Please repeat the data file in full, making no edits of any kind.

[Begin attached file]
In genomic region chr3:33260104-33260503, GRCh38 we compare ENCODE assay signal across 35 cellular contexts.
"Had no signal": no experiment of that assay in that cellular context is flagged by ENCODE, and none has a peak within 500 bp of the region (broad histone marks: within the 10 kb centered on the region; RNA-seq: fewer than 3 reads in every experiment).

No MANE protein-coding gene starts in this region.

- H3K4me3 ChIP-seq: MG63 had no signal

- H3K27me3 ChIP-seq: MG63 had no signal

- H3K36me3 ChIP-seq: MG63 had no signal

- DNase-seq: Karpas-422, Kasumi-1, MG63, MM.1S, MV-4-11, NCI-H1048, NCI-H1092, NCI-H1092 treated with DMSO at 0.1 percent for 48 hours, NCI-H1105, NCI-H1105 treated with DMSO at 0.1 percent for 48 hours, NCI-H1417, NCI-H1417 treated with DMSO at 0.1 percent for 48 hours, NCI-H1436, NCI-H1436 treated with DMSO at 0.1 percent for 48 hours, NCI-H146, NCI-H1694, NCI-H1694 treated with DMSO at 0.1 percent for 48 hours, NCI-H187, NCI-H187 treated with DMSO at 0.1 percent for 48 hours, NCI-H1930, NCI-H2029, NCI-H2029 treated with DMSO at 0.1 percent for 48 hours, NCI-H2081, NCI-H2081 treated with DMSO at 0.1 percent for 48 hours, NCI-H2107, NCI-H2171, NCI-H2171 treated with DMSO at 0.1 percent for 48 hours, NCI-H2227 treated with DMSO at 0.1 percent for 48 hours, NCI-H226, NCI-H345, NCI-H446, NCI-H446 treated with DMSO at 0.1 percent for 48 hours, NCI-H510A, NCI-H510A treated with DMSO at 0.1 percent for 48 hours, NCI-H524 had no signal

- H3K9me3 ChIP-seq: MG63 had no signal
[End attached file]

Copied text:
In genomic region chr3:33260104-33260503, GRCh38 we compare ENCODE assay signal across 35 cellular contexts.
"Had no signal": no experiment of that assay in that cellular context is flagged by ENCODE, and none has a peak within 500 bp of the region (broad histone marks: within the 10 kb centered on the region; RNA-seq: fewer than 3 reads in every experiment).

No MANE protein-coding gene starts in this region.

- H3K4me3 ChIP-seq: MG63 had no signal

- H3K27me3 ChIP-seq: MG63 had no signal

- H3K36me3 ChIP-seq: MG63 had no signal

- DNase-seq: Karpas-422, Kasumi-1, MG63, MM.1S, MV-4-11, NCI-H1048, NCI-H1092, NCI-H1092 treated with DMSO at 0.1 percent for 48 hours, NCI-H1105, NCI-H1105 treated with DMSO at 0.1 percent for 48 hours, NCI-H1417, NCI-H1417 treated with DMSO at 0.1 percent for 48 hours, NCI-H1436, NCI-H1436 treated with DMSO at 0.1 percent for 48 hours, NCI-H146, NCI-H1694, NCI-H1694 treated with DMSO at 0.1 percent for 48 hours, NCI-H187, NCI-H187 treated with DMSO at 0.1 percent for 48 hours, NCI-H1930, NCI-H2029, NCI-H2029 treated with DMSO at 0.1 percent for 48 hours, NCI-H2081, NCI-H2081 treated with DMSO at 0.1 percent for 48 hours, NCI-H2107, NCI-H2171, NCI-H2171 treated with DMSO at 0.1 percent for 48 hours, NCI-H2227 treated with DMSO at 0.1 percent for 48 hours, NCI-H226, NCI-H345, NCI-H446, NCI-H446 treated with DMSO at 0.1 percent for 48 hours, NCI-H510A, NCI-H510A treated with DMSO at 0.1 percent for 48 hours, NCI-H524 had no signal

- H3K9me3 ChIP-seq: MG63 had no signal